Jensen, Derrick and Aric McBay. 2009. What We Leave Behind. New York: Seven Stories Press.

Odum, Howard T. 1973. “Energy, ecology, and economy.” Ambio Vol. 2, No. 6, Energy in Society: A Special Issue: 220-227.

Kenyan Pastoralists Fighting Climate Change Through Food Forests

This is a fascinating article about reversing desertification in Kenya.

“[The] initiative to help the Samburu community plant the 18 species of indigenous fruit trees which are drought-resistant and rich in nutrients is also part of a major conservation effort in that the combination of ‘small-scale food security and conservation of indigenous trees. will also create a linkage between people and trees and they will protect them.'”

The world’s poor are suffering worst from the effects of climate change, such as in Africa and Pacific island nations. It seems this initiative is giving tools to people for furthering sustainability efforts that surpass where supposed “first world” nations are at.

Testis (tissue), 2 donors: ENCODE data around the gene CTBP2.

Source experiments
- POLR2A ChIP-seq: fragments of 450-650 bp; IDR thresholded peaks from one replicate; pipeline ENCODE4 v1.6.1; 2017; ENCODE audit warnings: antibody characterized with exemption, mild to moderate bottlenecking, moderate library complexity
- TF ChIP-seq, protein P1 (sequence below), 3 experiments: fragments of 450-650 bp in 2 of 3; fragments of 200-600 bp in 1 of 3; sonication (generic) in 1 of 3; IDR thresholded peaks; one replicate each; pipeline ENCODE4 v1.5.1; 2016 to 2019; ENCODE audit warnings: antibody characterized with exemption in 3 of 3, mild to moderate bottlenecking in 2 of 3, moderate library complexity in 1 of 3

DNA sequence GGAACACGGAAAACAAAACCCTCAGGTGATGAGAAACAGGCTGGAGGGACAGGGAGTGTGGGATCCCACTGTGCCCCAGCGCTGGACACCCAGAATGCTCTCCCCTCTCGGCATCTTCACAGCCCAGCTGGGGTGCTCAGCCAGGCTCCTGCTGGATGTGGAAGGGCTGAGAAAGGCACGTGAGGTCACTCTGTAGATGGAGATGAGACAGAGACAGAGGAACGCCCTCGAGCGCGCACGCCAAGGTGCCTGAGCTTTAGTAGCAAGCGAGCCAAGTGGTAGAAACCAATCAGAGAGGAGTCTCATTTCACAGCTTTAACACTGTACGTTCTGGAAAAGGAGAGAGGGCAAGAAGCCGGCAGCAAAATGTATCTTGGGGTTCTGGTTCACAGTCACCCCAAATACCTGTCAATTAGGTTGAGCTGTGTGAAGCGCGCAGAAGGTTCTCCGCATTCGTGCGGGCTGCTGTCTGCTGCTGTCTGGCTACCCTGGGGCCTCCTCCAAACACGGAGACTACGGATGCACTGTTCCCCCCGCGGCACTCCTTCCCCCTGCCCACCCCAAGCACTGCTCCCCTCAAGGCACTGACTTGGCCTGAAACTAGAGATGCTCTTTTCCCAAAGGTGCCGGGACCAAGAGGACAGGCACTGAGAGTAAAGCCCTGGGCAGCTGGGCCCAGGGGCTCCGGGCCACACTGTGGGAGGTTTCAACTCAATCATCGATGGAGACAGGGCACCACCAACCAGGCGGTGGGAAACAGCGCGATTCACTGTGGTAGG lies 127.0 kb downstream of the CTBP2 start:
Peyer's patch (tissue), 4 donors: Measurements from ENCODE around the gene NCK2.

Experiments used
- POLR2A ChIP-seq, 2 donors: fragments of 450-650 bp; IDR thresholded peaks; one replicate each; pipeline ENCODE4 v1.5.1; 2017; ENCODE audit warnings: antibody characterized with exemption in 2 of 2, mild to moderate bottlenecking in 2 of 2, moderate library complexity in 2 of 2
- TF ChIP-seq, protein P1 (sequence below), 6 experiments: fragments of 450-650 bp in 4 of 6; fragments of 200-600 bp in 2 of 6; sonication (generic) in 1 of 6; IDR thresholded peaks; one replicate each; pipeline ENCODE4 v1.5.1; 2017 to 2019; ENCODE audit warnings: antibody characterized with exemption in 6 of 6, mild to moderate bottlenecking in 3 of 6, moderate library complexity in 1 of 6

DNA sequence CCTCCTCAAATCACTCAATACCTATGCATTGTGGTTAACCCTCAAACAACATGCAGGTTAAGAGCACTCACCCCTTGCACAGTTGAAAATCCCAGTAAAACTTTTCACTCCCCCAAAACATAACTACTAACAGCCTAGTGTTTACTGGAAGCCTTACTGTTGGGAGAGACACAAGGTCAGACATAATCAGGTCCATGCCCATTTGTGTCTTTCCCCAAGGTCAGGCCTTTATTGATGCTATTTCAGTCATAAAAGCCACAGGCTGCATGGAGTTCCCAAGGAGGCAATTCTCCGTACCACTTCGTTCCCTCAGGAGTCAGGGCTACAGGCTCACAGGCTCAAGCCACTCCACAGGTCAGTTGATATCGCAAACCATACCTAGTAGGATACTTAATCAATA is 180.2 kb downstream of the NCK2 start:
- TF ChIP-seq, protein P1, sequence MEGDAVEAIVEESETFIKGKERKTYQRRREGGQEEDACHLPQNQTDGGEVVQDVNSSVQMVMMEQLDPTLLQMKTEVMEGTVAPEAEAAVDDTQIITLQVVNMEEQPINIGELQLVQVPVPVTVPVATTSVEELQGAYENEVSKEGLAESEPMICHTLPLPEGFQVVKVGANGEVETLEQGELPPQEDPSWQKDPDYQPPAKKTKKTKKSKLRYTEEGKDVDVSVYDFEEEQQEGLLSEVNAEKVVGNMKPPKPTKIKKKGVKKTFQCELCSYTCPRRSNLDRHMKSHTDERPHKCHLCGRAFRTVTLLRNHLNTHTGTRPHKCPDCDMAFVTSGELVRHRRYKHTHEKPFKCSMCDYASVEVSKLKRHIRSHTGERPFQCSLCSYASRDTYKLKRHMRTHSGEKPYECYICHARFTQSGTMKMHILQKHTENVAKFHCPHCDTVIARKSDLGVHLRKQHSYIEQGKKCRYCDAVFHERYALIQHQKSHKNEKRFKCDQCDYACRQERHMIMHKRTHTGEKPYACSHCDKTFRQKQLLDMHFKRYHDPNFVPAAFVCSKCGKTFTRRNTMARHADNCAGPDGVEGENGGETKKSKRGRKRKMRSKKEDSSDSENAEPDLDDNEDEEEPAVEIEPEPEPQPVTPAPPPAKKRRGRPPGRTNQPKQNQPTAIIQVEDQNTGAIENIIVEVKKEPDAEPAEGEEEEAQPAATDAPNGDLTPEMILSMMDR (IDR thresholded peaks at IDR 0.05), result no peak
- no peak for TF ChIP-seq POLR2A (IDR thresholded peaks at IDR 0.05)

Naomi Klein writes in her 2015 book This Changes Everything: Capitalism Versus the Climate, that countries which are being asked to preserve their natural resources, like rain forests that benefit the entire globe, deserve and are asking for remuneration from historically heavy carbon emitters like the UK and USA. Because rich countries are responsible for most of the carbon in the atmosphere causing climate change, I don’t see why we shouldn’t pay countries to preserve rain forests and other carbon sequestering natural resources.

Florida House Summer Garden Success

The Florida House on Beneva in Sarasota held space this summer for demonstration gardens. Camille Vansant, along with volunteers, planted permaculture style kitchen gardens around the house as well as a larger demonstration plot canopied by shade cloth. Despite the heat, the gardens are absolutely thriving, and the Florida House plans to make its first delivery to All Faiths Food Bank next week.